Appreciation for Maupin’s Music & Video
Though it did not come as a great surprise, my heart sunk when I first read that Maupin’s Music & Video is closing. Now there’s the looming “Going Out of Business” sign on the door. With great compassion, gratitude, and a heavy heart, I say goodbye.
I wish the Maupin brothers and their families magical adventures traveling to grandchildren and other beloveds in upcoming semi-retirement. This is of course what any business owner works toward as a final goal, right? I can’t let you go, however, without telling you what you’ve meant to me over the last twenty years.
For the closing of Maupin’s Music & Video deserves at least a moment of reflection upon the loss and legacy of the last video store in our world; a chewing on what is over and over again being ditched in 21st century life: humanity. And I say these things fully understanding that to everything there is a season. I say these things because we are losing much more than a video store.
Maupin’s Music and Video had a phenomenal library of movies! Moreover, Maupin’s Music & Video had humanity in spades. In their article to us (June 2016 Gazette), the Maupin Brothers talk about daily interaction with customers and being part of a conversation. This face-to-face/people-being-together is what is disappearing at all levels of human interaction in these times of a mass consumer-driven, corporate-run, automated world. And it’s more than just sad—the loss that this stands for is a tragic loss of human connection that began when screen time was born and has spiraled out of control in the last decade.
I remember when I was a child, I’d gaze upon my father having a conversation with the grocery store clerk during the check-out process. Today children gaze upon their parents gazing upon their screens, and clerks too are gazing upon a screen, all standing inches within audible heartbeats of one another. Alternately, we’ve got the ever efficient keep-the-bottom-line-down self-check-out which actually requires another human being at a computer five feet away, multi-tasking so crazily that any interaction that becomes necessary is stressful, rushed, and mostly unpleasant.
But, still, there was the refuge of Maupin’s—a sweet elixir, a safe harbor with eye contact, conversation, even a pen and piece of paper that both customer and clerk used in communion! I could drop in at Maupin’s and bear-hug humanity, starved for such hugs. One day when I was browsing through movie titles, the Allman Brothers’ Melissa played on the stereo. I confessed how much I loved that old record Eat a Peach. When I went in to return the movie, there was a burned CD of Eat a Peach waiting for me.
Every time I went into Maupin’s there was of course the question of the movie I was about to watch and whether or not it came with a thumbs up. Sometimes brief, sometimes with shared smiles or frowns, it was conversation that fed my hyper-screen-time buzzing head and heart, depleted from too much time spent in the machination of an automaton 21st century.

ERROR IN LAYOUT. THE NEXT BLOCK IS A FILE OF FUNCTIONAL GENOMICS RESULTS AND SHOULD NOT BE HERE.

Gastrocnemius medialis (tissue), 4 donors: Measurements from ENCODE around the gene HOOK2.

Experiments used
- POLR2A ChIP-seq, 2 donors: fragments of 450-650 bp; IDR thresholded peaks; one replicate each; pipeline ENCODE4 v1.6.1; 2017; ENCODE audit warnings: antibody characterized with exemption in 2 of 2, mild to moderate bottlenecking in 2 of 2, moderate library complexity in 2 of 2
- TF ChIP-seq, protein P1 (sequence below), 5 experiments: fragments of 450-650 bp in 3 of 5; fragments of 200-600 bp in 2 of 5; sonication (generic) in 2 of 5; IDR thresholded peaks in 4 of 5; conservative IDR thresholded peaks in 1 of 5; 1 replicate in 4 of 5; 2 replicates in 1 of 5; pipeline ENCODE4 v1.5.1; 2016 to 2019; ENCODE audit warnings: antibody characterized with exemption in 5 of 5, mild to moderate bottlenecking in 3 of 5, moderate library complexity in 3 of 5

Then there were the late fees… NOT. It’s unthinkable in this day that you’d ever be spared a late fee, be given a little extra time. But here’s how the conversation went more times than not:
Me: “When is this video due back?”
Maupin Brother: “Aw, Saturday, but it’s okay if you keep it an extra day or two. We know where to find you.”
I pray at this writing that the lack of late fee revenue is not what did Maupin’s Music & Video in. I would tuck dollar bills into the DVD jackets as a small way of saying thanks, an attempt to offer a tithe of sorts to keep this generosity, this sustaining spring of humanity, up and running.
I remember in 2012 returning home to Crozet from a trip to my mom’s in Tucson. It had been my moment of disheartened discovery that we could no longer suddenly entertain whimsical movie watching if the movie wasn’t a new A-movie release and wasn’t classic (I think the movie my mom and I had a sudden hankering for was Marley and Me). I drove around Tucson finding Red Boxes with shamefully limited libraries. I realized that it was likely not just in Tucson that there were no longer local video stores.
When I came home from that trip, I went promptly to Maupin’s, where I could breathe again, adoring the space around me, thrilled to hear the pleasant thump of practicing herds of ballerinas above. I told Pete, “Promise me! Promise me you will never close this business!”
I couldn’t bear the thought of this perennial garden of conversation and connection, of two beautiful brothers who are the roots and trunks of a Crozet that may be headed for clear cutting, not to mention a fabulous library of movies, could ever go away in a world that no longer holds customers in this way.
I still can’t. Fare thee well, you beautiful Maupins. Thank you for being our last video store stronghold.